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2015

S. Hamid Ali, Rajaram Mohanrao Madhana, Athira K V, Kasala, E. Reddy, Bodduluru, L. Narendra, Pitta, S., Mahareddy, J. Reddy, and Mangala Lahkar, “Resveratrol ameliorates depressive-like behavior in repeated corticosterone-induced depression in mice”, Steroids, vol. 101, pp. 37 - 42, 2015.[Abstract]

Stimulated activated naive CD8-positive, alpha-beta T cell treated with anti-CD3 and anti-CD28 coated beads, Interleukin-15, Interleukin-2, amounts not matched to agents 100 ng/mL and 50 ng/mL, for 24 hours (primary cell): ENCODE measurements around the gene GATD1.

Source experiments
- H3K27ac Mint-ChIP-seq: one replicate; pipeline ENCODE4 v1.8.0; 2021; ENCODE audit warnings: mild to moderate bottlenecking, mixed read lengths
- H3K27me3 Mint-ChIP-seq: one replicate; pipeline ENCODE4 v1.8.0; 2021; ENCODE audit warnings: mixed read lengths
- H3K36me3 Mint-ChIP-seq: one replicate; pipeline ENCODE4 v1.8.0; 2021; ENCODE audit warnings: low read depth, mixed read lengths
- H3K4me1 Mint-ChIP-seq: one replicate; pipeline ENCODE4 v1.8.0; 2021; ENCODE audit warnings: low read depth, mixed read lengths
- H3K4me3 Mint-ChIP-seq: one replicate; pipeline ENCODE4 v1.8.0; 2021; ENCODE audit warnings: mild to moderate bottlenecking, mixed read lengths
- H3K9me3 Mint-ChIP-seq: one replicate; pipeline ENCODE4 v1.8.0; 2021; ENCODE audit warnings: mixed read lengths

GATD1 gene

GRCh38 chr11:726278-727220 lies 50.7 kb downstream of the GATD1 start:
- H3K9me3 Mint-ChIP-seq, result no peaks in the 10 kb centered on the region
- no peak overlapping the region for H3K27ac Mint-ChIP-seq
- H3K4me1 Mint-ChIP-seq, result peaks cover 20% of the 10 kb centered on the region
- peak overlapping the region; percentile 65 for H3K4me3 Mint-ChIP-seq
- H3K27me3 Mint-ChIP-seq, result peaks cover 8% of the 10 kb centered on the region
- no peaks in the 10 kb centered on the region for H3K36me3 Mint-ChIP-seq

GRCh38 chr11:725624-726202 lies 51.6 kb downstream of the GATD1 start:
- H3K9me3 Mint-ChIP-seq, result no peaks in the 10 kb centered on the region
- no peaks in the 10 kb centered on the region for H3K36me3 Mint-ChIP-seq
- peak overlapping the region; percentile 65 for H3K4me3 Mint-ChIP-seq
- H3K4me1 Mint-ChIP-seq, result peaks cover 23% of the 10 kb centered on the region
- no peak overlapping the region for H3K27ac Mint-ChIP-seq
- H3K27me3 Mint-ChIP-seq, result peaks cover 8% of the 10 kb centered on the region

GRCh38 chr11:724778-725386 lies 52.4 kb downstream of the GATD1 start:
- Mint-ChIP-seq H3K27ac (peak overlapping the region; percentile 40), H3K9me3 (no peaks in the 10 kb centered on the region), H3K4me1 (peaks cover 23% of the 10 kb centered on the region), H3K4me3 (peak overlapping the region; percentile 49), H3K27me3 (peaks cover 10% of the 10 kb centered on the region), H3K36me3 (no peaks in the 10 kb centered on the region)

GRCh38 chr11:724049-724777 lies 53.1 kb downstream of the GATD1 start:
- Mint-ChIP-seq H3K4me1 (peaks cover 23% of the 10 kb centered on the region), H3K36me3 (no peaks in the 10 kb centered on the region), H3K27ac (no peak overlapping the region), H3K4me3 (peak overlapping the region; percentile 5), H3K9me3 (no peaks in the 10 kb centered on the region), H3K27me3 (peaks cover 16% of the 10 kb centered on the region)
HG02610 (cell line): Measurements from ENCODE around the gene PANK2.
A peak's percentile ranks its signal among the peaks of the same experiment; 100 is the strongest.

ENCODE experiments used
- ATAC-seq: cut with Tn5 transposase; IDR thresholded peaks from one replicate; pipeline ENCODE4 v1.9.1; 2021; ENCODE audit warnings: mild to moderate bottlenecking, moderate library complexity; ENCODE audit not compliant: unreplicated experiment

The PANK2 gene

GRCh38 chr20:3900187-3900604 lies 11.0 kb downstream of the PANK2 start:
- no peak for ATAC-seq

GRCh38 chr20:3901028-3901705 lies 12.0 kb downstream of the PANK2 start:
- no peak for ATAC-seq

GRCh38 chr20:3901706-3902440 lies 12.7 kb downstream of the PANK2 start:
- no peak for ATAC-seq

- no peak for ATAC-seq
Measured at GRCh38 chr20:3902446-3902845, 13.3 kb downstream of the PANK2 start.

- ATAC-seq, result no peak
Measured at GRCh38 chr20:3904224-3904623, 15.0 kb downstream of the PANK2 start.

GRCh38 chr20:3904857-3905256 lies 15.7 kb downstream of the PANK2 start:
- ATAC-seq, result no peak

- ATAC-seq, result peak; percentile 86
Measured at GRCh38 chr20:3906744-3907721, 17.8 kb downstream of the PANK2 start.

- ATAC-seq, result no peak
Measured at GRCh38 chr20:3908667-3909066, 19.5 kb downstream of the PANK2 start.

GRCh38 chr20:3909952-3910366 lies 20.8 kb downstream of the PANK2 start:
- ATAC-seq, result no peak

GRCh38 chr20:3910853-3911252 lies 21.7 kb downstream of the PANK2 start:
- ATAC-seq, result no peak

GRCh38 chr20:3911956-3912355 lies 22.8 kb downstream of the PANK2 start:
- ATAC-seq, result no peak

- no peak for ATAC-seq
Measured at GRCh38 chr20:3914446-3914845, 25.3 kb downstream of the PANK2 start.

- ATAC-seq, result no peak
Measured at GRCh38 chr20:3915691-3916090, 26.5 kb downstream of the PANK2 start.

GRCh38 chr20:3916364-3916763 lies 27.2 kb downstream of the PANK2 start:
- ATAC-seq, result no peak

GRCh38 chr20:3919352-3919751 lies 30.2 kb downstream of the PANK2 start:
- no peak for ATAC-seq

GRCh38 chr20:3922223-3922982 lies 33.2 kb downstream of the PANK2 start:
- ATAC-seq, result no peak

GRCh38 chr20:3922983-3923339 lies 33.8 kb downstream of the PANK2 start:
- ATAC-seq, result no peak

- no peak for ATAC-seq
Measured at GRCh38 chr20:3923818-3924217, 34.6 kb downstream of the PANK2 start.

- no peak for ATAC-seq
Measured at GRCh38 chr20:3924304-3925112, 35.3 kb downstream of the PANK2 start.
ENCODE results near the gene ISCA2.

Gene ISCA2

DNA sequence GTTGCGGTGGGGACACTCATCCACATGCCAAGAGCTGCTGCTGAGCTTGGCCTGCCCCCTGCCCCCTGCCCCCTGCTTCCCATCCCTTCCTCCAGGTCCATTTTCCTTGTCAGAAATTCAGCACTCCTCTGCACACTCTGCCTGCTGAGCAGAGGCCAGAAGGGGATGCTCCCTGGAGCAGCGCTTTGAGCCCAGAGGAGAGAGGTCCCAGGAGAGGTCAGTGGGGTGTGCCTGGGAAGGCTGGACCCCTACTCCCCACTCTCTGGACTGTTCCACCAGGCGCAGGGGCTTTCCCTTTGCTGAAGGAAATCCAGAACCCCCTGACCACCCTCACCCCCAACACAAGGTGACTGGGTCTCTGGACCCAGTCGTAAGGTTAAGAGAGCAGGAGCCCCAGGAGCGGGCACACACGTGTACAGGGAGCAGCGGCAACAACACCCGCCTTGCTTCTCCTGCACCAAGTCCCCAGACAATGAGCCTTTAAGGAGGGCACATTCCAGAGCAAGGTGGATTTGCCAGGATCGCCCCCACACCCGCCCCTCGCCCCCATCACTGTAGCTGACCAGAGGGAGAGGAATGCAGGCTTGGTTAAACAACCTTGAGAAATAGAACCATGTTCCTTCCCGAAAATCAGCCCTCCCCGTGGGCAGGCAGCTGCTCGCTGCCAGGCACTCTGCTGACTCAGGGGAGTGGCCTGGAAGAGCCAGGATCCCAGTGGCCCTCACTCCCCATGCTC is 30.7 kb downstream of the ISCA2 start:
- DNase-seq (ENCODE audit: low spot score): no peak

A mouse model of depression has been recently developed by exogenous corticosterone (CORT) administration, which has shown to mimic HPA-axis induced depression-like state in animals. The present study aimed to examine the antidepressant-like effect and the possible mechanisms of resveratrol, a naturally occurring polyphenol of phytoalexin family, on depressive-like behavior induced by repeated corticosterone injections in mice. Mice were injected subcutaneously (s.c.) with 40mg/kg corticosterone (CORT) chronically for 21days. Resveratrol and fluoxetine were administered 30min prior to the CORT injection. After 21-days treatment with respective drugs, behavioral and biochemical parameters were estimated. Since brain derived neurotrophic factor (BDNF) has been implicated in antidepressant activity of many drugs, we also evaluated the effect of resveratrol on BDNF in the hippocampus. Three weeks of CORT injections in mice resulted in depressive-like behavior, as indicated by the significant decrease in sucrose consumption and increase in immobility time in the forced swim test and tail suspension test. Further, there was a significant increase in serum corticosterone level and a significant decrease in hippocampus BDNF level in CORT-treated mice. Treatment of mice with resveratrol significantly ameliorated all the behavioral and biochemical changes induced by corticosterone. These results suggest that resveratrol produces an antidepressant-like effect in CORT-induced depression in mice, which is possibly mediated by rectifying the stress-based hypothalamic–pituitary–adrenal (HPA) axis dysfunction paradigm and upregulation of hippocampal BDNF levels.